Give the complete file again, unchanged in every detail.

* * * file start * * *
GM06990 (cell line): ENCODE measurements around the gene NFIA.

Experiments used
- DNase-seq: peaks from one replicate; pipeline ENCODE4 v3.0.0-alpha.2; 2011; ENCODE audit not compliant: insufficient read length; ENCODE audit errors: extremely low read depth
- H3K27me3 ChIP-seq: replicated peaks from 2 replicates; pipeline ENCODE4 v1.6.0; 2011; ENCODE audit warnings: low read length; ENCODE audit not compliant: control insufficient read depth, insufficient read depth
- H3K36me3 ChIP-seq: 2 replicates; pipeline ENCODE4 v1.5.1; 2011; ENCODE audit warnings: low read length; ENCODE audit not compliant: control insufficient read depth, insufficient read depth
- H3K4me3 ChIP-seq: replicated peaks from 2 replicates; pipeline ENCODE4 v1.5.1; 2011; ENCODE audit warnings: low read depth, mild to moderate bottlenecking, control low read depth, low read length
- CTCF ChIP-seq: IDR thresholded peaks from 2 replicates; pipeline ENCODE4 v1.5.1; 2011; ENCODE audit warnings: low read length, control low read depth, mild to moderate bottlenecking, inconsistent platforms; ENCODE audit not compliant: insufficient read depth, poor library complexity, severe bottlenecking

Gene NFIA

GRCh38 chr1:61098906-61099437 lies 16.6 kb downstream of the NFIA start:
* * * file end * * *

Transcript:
GM06990 (cell line): ENCODE measurements around the gene NFIA.

Experiments used
- DNase-seq: peaks from one replicate; pipeline ENCODE4 v3.0.0-alpha.2; 2011; ENCODE audit not compliant: insufficient read length; ENCODE audit errors: extremely low read depth
- H3K27me3 ChIP-seq: replicated peaks from 2 replicates; pipeline ENCODE4 v1.6.0; 2011; ENCODE audit warnings: low read length; ENCODE audit not compliant: control insufficient read depth, insufficient read depth
- H3K36me3 ChIP-seq: 2 replicates; pipeline ENCODE4 v1.5.1; 2011; ENCODE audit warnings: low read length; ENCODE audit not compliant: control insufficient read depth, insufficient read depth
- H3K4me3 ChIP-seq: replicated peaks from 2 replicates; pipeline ENCODE4 v1.5.1; 2011; ENCODE audit warnings: low read depth, mild to moderate bottlenecking, control low read depth, low read length
- CTCF ChIP-seq: IDR thresholded peaks from 2 replicates; pipeline ENCODE4 v1.5.1; 2011; ENCODE audit warnings: low read length, control low read depth, mild to moderate bottlenecking, inconsistent platforms; ENCODE audit not compliant: insufficient read depth, poor library complexity, severe bottlenecking

Gene NFIA

GRCh38 chr1:61098906-61099437 lies 16.6 kb downstream of the NFIA start: